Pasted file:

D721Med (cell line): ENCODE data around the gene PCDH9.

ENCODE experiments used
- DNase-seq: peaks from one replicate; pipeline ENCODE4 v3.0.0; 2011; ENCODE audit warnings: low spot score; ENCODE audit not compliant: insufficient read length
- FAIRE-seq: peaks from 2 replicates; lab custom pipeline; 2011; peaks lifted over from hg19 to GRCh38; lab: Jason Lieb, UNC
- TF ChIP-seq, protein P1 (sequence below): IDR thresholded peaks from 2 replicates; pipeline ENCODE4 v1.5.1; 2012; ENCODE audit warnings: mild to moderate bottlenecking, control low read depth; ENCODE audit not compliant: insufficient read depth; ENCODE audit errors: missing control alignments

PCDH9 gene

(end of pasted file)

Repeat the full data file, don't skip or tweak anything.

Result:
D721Med (cell line): ENCODE data around the gene PCDH9.

ENCODE experiments used
- DNase-seq: peaks from one replicate; pipeline ENCODE4 v3.0.0; 2011; ENCODE audit warnings: low spot score; ENCODE audit not compliant: insufficient read length
- FAIRE-seq: peaks from 2 replicates; lab custom pipeline; 2011; peaks lifted over from hg19 to GRCh38; lab: Jason Lieb, UNC
- TF ChIP-seq, protein P1 (sequence below): IDR thresholded peaks from 2 replicates; pipeline ENCODE4 v1.5.1; 2012; ENCODE audit warnings: mild to moderate bottlenecking, control low read depth; ENCODE audit not compliant: insufficient read depth; ENCODE audit errors: missing control alignments

PCDH9 gene